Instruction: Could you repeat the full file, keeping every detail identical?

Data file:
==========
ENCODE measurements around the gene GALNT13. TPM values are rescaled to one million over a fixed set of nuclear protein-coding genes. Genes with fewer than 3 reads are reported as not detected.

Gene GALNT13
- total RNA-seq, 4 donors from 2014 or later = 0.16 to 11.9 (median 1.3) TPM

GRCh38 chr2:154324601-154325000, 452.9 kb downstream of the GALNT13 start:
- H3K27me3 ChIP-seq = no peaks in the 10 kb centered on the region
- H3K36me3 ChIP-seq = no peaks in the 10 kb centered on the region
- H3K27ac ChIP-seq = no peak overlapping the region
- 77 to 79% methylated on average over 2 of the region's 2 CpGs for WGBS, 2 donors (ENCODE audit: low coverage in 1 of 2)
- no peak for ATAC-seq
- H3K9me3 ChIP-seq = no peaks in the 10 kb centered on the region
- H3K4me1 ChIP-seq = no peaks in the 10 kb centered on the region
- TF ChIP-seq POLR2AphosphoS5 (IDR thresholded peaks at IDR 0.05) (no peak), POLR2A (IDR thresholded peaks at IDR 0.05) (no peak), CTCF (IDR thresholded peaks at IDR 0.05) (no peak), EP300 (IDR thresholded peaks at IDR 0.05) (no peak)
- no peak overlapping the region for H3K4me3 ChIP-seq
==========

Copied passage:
ENCODE measurements around the gene GALNT13. TPM values are rescaled to one million over a fixed set of nuclear protein-coding genes. Genes with fewer than 3 reads are reported as not detected.

Gene GALNT13
- total RNA-seq, 4 donors from 2014 or later = 0.16 to 11.9 (median 1.3) TPM

GRCh38 chr2:154324601-154325000, 452.9 kb downstream of the GALNT13 start:
- H3K27me3 ChIP-seq = no peaks in the 10 kb centered on the region
- H3K36me3 ChIP-seq = no peaks in the 10 kb centered on the region
- H3K27ac ChIP-seq = no peak overlapping the region
- 77 to 79% methylated on average over 2 of the region's 2 CpGs for WGBS, 2 donors (ENCODE audit: low coverage in 1 of 2)
- no peak for ATAC-seq
- H3K9me3 ChIP-seq = no peaks in the 10 kb centered on the region
- H3K4me1 ChIP-seq = no peaks in the 10 kb centered on the region
- TF ChIP-seq POLR2AphosphoS5 (IDR thresholded peaks at IDR 0.05) (no peak), POLR2A (IDR thresholded peaks at IDR 0.05) (no peak), CTCF (IDR thresholded peaks at IDR 0.05) (no peak), EP300 (IDR thresholded peaks at IDR 0.05) (no peak)
- no peak overlapping the region for H3K4me3 ChIP-seq